A recent study demonstrated that a synthetic polyphenol, S17834, stimulates AMPK activity, inhibits SREBP-2 gene expression, and reduces expression of its own target genes, such as HMGCS and HMGCR, then down-regulates cholesterol biosynthesis in the liver [25]. Although it was found that AMPK activation and down-regulation of SREBP-2 were involved in the hypolipidemic effects exerted by the Rg3, no direct correlation was presented between the AMPK and SREBP-2 signaling pathways. Therefore, a possible connection between these two effects by ginsenoside Rg3 should be investigated in further studies.

Our results suggest that the hypolipidemic effects of ginsenoside Rg3 may be caused, at least in part, by modulating the expression of SREBP-2 and AMPK activation. To our knowledge, the present study is the first to suggest that ginsenoside Rg3 plays a role as a regulator of the expression of SREBP-2 and AMPK activation involved in lipid metabolism in HepG2 cells.

3. Experimental Section

3.1. Reagents

Ginsenoside Rg3 (purity >98%) was purchased from Santa Cruz Biotechnology (Santa Cruz, CA, USA). The human HepG2 cell line was obtained from American Type Culture Collection (Manassas, VA, USA). Dulbecco’s modified Eagle’s medium (DMEM), phosphate-buffered saline, pH 7.4 (PBS), fetal bovine serum (FBS), glutamine, and penicillin-streptomycin, TRIzol reagent, and M-MLV reverse transcriptase were purchased from Gibco/Invitrogen (Grand Island, NY, USA). The Universal SYBR Green PCR Master Mix was obtained from Qiagen (Valencia, CA, USA). A cell count kit-8 (CCK-8) was purchased from Dojindo Laboratories (Kumamoto, Japan). Assay kits for cholesterol and triglyceride were obtained from Asan Pharmaceutical Co. (Seoul, Korea). The AMPK Kinase Assay kit was purchased from Cyclex (Nagano, Japan). A bicinchoninic acid (BCA) protein assay kit was obtained from Thermo Scientific (Pittsburgh, PA, USA). Dimethyl sulfoxide (DMSO) and Triton X-100 were purchased from Sigma-Aldrich (St. Louis, MO, USA).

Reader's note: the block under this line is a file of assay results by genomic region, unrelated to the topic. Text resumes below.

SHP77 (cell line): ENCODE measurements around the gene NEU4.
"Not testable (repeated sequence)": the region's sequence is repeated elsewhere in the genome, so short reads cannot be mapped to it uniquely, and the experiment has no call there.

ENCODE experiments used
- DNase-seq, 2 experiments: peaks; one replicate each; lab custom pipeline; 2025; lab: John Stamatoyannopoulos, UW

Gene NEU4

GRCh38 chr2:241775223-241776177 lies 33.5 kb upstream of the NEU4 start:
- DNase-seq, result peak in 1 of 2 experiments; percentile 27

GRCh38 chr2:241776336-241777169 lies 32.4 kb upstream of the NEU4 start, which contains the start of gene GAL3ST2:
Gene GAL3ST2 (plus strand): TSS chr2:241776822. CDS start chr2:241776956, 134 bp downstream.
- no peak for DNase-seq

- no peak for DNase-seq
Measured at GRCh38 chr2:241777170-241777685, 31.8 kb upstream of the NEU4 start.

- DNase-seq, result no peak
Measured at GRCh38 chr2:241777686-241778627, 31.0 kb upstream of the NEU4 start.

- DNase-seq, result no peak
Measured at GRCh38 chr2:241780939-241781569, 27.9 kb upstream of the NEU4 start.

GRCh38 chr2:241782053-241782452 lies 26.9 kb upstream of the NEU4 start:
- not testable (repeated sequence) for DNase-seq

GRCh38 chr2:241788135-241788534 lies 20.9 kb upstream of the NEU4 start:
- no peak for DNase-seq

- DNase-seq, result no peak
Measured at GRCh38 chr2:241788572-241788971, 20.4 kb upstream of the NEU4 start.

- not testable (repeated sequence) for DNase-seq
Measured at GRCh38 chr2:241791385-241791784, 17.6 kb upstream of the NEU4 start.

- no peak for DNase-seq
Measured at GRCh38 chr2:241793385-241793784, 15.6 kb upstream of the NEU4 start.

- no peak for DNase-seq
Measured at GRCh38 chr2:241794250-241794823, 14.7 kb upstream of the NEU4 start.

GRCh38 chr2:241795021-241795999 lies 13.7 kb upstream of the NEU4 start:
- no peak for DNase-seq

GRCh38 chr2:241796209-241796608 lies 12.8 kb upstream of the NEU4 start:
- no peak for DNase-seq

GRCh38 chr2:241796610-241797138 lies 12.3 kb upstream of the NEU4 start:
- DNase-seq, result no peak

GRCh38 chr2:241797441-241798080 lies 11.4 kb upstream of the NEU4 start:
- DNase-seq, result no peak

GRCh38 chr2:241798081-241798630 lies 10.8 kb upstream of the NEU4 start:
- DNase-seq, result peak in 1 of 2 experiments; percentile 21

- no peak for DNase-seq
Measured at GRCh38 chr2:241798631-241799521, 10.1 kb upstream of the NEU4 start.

3.2. Cell Culture

Human HepG2 cells were cultured in DMEM, supplemented with 10% (v/v) FBS and penicillin-streptomycin (100 units/mL) at 37 °C and 5% CO2. Ginsenoside Rg3 was dissolved in DMSO. The final DMSO concentration in culture medium was 0.01%. Cells were treated with different concentrations of ginsenoside Rg3 in serum-free media for 8 and 24 h. Control cells were treated with 0.01% DMSO without ginsenoside Rg3. All measurements were performed in triplicate for each treatment.

3.3. Cytotoxicity Assay